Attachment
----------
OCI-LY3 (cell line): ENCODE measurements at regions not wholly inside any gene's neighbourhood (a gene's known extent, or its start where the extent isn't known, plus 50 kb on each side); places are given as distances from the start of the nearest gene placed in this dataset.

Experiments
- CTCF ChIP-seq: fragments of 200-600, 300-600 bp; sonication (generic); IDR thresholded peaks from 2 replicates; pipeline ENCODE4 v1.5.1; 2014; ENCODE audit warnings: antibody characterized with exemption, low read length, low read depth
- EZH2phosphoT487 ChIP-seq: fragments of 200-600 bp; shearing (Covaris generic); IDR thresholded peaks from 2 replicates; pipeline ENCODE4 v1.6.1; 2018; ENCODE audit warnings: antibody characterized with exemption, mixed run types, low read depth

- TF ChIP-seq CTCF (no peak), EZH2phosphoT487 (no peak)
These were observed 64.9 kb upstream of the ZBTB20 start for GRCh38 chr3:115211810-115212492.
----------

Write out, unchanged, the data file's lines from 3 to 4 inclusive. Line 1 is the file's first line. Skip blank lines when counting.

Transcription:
- CTCF ChIP-seq: fragments of 200-600, 300-600 bp; sonication (generic); IDR thresholded peaks from 2 replicates; pipeline ENCODE4 v1.5.1; 2014; ENCODE audit warnings: antibody characterized with exemption, low read length, low read depth
- EZH2phosphoT487 ChIP-seq: fragments of 200-600 bp; shearing (Covaris generic); IDR thresholded peaks from 2 replicates; pipeline ENCODE4 v1.6.1; 2018; ENCODE audit warnings: antibody characterized with exemption, mixed run types, low read depth